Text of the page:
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Conserving Wetlands for Black Rails

Habitat is the key!

Black Rails are marsh-inhabiting birds, more often heard than seen. Many Black Rails nest in marshes along the Atlantic seaboard and in the Midwest. But in winter they concentrate in the coastal marshes of East Texas, Louisiana, and Florida, areas that face many threats. US populations of Black Rails have declined greatly. In recent decades, the enactment of laws protecting wetlands has improved the bird's prospects. Still, the Black Rail remains on American Bird Conservancy's "red list."

Full Transcript

Transcript: 
BirdNote®
 
Black Rails by Night
Written by Bob Sundstrom

This is BirdNote. [Black Rail calling, using the “kee-kee-doo” type calls]

As the February moon rises over a Louisiana marsh, a peculiar sound breaks the nocturnal silence.  [Black Rail calling, the “kee-kee-doo” type calls] It’s the call of a Black Rail, a bird whose voice seems pulled straight from a cartoon soundtrack. [Black Rail calling, the “kee-kee-doo” type calls]

Black Rails are one of a half dozen North American rails, a group of marsh-inhabiting birds more often heard than seen. Just six inches tall, the Black Rail is a puffball, the shape of a barnyard chick. For birdwatchers, seeing a Black Rail is akin to seizing the Holy Grail: Black Rails are not only tiny and dark, but they are secretive and most active at night. [Black Rail calling, the “kee-kee-doo” type calls]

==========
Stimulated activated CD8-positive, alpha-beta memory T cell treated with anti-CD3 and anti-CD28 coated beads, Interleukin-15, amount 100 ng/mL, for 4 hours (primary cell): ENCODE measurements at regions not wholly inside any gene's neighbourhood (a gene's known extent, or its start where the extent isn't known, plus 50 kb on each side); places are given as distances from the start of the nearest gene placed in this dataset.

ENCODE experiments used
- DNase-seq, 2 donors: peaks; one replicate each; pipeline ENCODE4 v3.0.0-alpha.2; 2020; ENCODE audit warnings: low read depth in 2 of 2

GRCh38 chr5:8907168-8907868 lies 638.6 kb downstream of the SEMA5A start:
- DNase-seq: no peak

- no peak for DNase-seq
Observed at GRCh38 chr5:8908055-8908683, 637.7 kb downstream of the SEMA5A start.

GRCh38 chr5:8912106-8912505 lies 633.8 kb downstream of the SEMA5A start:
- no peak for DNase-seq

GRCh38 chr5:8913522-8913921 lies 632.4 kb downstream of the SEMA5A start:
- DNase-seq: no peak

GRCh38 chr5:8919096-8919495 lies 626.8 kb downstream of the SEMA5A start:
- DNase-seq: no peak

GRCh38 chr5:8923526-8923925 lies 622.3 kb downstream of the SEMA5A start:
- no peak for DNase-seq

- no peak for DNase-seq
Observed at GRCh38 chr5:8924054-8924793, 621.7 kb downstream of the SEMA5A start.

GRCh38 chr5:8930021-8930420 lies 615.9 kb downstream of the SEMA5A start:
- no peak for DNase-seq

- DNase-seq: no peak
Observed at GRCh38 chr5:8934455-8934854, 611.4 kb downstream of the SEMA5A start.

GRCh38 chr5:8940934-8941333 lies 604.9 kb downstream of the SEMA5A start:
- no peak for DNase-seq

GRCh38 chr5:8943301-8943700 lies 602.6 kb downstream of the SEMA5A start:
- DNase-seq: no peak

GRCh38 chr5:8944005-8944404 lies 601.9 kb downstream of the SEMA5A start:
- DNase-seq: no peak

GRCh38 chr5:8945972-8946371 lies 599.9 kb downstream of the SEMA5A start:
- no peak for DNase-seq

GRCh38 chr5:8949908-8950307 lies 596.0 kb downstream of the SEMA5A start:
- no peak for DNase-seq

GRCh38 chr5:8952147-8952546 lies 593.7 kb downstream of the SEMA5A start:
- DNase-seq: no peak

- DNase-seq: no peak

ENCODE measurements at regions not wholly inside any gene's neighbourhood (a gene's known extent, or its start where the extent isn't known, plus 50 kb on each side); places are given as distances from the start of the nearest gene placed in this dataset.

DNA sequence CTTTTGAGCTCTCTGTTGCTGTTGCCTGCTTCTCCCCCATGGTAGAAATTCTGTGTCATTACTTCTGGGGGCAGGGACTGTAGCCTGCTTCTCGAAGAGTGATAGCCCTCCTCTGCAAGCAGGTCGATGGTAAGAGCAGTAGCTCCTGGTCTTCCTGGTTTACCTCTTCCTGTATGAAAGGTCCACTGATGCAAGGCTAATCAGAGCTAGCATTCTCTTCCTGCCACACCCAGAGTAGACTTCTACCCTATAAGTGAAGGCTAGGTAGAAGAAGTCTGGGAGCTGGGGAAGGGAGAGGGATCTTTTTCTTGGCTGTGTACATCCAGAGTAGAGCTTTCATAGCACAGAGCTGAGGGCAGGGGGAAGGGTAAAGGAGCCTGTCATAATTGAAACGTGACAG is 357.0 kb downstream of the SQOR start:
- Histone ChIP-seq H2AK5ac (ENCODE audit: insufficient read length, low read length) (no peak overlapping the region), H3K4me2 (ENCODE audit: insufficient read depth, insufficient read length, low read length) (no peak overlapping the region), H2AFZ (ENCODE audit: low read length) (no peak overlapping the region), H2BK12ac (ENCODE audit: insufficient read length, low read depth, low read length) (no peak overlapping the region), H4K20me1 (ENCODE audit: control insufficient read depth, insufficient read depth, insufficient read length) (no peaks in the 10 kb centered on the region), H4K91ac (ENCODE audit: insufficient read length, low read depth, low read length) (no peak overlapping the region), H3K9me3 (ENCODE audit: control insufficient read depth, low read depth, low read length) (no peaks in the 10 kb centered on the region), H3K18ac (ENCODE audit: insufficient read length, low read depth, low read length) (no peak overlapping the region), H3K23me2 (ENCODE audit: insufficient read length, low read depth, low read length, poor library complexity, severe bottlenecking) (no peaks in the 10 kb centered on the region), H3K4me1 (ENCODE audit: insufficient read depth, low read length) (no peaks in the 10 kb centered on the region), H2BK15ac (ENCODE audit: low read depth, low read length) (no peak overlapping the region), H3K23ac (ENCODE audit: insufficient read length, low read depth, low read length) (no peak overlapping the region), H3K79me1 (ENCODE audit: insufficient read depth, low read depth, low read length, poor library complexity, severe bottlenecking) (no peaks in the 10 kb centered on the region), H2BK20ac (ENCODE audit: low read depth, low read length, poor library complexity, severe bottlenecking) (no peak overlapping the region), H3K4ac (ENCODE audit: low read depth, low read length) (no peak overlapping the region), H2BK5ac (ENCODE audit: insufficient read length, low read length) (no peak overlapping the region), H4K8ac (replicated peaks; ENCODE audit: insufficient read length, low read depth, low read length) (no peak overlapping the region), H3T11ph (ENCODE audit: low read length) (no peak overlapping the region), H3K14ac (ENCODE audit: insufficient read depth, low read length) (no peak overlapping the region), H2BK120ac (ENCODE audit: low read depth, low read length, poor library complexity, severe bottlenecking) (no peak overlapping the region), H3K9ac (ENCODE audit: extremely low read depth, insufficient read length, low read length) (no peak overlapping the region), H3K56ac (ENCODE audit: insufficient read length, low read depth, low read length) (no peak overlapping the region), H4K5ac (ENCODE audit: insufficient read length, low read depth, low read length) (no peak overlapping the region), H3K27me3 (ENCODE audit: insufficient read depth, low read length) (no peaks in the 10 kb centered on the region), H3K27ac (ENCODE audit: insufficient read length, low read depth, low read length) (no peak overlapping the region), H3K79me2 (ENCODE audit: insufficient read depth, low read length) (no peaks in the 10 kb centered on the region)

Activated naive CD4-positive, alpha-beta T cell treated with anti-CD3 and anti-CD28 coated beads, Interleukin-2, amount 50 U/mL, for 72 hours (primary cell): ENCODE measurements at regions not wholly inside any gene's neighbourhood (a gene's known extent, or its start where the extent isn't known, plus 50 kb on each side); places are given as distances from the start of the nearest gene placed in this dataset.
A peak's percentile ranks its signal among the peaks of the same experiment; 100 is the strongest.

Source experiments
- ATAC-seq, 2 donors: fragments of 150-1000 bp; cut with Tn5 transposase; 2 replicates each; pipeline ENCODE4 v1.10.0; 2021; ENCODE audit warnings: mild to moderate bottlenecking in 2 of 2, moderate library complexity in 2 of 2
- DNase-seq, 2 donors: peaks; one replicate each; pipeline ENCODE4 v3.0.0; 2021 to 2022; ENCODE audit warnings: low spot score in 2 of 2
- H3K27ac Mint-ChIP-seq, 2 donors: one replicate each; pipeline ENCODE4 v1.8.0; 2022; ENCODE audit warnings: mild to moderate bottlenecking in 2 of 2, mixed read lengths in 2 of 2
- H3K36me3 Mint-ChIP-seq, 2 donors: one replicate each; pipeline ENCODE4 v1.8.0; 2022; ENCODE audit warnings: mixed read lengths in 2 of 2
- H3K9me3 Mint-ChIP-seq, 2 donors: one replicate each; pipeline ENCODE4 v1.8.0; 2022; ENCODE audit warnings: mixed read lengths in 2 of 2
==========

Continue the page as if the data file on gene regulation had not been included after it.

Many Black Rails nest in marshes along the Atlantic seaboard and in the Midwest. But in winter they concentrate in the coastal marshes of East Texas, Louisiana, and Florida; areas that face many threats. US populations of Black Rails have declined greatly.

In recent decades, the enactment of laws protecting wetlands has improved the bird’s prospects. Those who support the conservation of wetlands help assure that this shy bird’s comical voice will be heard for many years to come. [Black Rail calling, the “kee-kee-doo” type calls]

For BirdNote, I’m Mary McCann. Today’s show brought to you by The Lufkin Family Foundation.

###

Bird sounds provided by The Macaulay Library of Natural Sounds at the Cornell Lab of Ornithology, Ithaca, New York. Call of a Black Rail recorded by G.A. Keller; T. Wiewandt; crickets by N. Tucker.
Producer: John Kessler
Executive Producer: Chris Peterson
© 2015 Tune In to Nature.org      February 2015   Narrator: Mary McCann

ID# SotB-BLRA-01-2011-02-09    

References include: Birds of North America Online and The American Bird Conservancy Guide to Bird Conservation.
    

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